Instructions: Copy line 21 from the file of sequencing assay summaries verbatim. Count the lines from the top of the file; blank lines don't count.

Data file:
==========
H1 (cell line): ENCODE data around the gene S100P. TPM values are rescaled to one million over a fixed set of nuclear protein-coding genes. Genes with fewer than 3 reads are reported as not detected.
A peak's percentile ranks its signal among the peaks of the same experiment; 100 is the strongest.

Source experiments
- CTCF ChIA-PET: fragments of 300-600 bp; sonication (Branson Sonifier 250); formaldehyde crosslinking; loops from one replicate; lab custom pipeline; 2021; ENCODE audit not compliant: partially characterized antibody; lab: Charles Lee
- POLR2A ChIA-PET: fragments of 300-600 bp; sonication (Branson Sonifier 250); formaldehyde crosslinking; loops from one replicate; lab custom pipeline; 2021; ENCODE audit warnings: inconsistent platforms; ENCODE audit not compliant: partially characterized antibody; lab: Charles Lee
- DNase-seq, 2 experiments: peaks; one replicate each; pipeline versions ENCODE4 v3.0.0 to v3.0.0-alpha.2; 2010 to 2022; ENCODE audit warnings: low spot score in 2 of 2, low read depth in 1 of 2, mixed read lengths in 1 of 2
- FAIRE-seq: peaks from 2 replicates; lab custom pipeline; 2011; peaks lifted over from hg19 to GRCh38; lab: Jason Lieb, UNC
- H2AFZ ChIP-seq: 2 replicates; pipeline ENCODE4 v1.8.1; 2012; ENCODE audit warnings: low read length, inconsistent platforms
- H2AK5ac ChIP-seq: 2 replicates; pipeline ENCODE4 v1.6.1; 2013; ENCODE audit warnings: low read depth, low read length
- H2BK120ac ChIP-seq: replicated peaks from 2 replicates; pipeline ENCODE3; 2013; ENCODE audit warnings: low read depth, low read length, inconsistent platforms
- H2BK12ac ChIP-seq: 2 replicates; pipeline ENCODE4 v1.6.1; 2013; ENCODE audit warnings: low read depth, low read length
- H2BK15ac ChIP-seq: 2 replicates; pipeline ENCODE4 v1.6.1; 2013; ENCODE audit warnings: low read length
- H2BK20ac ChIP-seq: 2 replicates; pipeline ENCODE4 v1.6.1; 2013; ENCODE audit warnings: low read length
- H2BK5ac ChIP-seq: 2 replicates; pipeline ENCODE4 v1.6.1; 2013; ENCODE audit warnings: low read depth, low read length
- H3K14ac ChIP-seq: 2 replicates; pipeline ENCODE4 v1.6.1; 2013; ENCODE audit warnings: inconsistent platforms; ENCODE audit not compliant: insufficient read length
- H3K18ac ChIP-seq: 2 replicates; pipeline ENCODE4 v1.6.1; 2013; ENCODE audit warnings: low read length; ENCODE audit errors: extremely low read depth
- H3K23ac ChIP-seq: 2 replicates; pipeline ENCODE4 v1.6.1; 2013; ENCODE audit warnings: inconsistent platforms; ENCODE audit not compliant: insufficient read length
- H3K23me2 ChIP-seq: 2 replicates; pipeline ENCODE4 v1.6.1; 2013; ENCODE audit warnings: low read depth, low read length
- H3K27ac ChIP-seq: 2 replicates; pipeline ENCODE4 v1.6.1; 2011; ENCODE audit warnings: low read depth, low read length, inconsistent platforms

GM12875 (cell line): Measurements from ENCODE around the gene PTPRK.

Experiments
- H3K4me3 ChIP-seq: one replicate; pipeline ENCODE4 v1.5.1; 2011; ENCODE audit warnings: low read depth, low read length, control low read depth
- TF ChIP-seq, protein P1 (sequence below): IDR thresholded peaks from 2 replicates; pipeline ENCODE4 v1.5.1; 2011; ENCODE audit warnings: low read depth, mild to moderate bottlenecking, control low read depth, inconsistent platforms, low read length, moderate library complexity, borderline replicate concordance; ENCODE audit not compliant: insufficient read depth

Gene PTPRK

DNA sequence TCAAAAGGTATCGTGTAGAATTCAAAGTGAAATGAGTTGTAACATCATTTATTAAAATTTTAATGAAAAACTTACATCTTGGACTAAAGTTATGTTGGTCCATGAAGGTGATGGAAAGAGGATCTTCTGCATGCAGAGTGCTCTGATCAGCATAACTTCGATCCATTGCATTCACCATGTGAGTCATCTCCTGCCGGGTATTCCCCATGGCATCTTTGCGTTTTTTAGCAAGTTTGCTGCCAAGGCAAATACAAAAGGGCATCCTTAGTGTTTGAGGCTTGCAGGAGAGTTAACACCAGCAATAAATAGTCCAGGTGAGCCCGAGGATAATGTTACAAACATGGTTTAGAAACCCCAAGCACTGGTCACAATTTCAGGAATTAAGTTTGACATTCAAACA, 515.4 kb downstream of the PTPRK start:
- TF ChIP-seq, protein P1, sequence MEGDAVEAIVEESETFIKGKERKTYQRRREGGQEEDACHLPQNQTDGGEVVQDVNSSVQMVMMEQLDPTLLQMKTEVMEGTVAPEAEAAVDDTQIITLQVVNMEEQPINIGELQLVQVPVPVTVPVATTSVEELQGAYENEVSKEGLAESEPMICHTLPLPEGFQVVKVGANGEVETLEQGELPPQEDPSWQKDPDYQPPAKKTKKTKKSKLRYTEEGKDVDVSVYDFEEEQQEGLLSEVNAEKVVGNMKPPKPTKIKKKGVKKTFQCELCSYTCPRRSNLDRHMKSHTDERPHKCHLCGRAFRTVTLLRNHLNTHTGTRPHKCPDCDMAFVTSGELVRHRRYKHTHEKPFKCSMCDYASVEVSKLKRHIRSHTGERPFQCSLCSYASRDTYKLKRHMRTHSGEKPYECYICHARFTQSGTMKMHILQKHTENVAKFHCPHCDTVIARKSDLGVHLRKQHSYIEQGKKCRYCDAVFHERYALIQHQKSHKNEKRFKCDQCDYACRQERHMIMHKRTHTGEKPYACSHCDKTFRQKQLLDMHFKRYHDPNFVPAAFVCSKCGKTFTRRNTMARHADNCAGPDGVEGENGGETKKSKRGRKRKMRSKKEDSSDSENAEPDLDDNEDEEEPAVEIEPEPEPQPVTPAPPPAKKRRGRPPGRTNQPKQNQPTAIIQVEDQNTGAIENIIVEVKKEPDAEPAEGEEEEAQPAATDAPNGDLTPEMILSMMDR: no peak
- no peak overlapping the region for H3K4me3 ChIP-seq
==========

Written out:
Experiments